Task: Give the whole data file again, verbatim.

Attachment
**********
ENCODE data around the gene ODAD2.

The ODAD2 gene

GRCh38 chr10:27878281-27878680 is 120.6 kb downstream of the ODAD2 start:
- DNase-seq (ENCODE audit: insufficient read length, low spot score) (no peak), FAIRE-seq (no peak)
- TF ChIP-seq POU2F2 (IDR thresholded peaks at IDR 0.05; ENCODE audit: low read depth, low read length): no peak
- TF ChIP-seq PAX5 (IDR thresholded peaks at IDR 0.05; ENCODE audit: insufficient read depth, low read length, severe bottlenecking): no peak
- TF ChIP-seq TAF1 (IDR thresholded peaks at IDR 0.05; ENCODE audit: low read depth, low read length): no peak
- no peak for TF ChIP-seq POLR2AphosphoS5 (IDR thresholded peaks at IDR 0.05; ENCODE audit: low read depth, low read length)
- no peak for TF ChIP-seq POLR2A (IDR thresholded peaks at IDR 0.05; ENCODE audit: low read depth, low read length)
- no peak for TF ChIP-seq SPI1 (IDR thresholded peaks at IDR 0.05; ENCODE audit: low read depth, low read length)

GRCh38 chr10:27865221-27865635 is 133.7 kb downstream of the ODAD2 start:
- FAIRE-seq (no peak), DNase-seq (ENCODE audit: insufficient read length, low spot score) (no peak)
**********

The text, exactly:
ENCODE data around the gene ODAD2.

The ODAD2 gene

GRCh38 chr10:27878281-27878680 is 120.6 kb downstream of the ODAD2 start:
- DNase-seq (ENCODE audit: insufficient read length, low spot score) (no peak), FAIRE-seq (no peak)
- TF ChIP-seq POU2F2 (IDR thresholded peaks at IDR 0.05; ENCODE audit: low read depth, low read length): no peak
- TF ChIP-seq PAX5 (IDR thresholded peaks at IDR 0.05; ENCODE audit: insufficient read depth, low read length, severe bottlenecking): no peak
- TF ChIP-seq TAF1 (IDR thresholded peaks at IDR 0.05; ENCODE audit: low read depth, low read length): no peak
- no peak for TF ChIP-seq POLR2AphosphoS5 (IDR thresholded peaks at IDR 0.05; ENCODE audit: low read depth, low read length)
- no peak for TF ChIP-seq POLR2A (IDR thresholded peaks at IDR 0.05; ENCODE audit: low read depth, low read length)
- no peak for TF ChIP-seq SPI1 (IDR thresholded peaks at IDR 0.05; ENCODE audit: low read depth, low read length)

GRCh38 chr10:27865221-27865635 is 133.7 kb downstream of the ODAD2 start:
- FAIRE-seq (no peak), DNase-seq (ENCODE audit: insufficient read length, low spot score) (no peak)